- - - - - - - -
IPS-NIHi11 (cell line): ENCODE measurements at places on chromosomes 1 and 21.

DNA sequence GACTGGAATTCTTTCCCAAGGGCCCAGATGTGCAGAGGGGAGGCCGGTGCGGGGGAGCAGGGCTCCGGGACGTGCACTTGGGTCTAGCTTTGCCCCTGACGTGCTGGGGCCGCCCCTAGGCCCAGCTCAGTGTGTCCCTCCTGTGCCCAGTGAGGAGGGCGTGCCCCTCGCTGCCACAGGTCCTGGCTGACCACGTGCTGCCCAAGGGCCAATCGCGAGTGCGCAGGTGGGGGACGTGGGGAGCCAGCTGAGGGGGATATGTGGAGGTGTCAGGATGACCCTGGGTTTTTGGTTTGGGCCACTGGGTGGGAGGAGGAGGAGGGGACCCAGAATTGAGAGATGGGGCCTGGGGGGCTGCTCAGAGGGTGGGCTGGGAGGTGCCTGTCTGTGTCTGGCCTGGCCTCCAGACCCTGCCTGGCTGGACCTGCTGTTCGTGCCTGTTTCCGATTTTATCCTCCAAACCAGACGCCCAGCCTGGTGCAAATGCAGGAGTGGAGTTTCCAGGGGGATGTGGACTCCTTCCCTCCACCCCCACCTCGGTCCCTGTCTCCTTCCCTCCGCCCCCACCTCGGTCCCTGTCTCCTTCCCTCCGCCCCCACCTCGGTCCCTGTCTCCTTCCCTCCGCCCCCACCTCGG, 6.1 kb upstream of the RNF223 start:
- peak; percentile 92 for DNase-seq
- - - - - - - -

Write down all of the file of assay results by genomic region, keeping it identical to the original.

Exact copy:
IPS-NIHi11 (cell line): ENCODE measurements at places on chromosomes 1 and 21.

DNA sequence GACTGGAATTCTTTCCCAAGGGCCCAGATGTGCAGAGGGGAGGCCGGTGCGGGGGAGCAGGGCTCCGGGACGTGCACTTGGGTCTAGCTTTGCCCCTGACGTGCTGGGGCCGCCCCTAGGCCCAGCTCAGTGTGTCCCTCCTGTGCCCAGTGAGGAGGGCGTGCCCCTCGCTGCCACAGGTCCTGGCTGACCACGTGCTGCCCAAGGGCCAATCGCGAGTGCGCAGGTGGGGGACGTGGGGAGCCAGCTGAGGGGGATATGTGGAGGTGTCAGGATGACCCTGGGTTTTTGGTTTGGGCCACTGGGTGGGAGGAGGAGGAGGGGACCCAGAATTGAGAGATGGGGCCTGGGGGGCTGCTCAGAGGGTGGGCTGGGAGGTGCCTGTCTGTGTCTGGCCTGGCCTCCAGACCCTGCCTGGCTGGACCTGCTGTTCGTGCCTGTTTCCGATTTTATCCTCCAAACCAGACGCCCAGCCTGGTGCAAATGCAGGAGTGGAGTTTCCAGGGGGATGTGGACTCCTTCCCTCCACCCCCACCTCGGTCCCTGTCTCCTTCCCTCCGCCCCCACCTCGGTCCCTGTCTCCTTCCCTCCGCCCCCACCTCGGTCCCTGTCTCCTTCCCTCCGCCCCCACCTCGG, 6.1 kb upstream of the RNF223 start:
- peak; percentile 92 for DNase-seq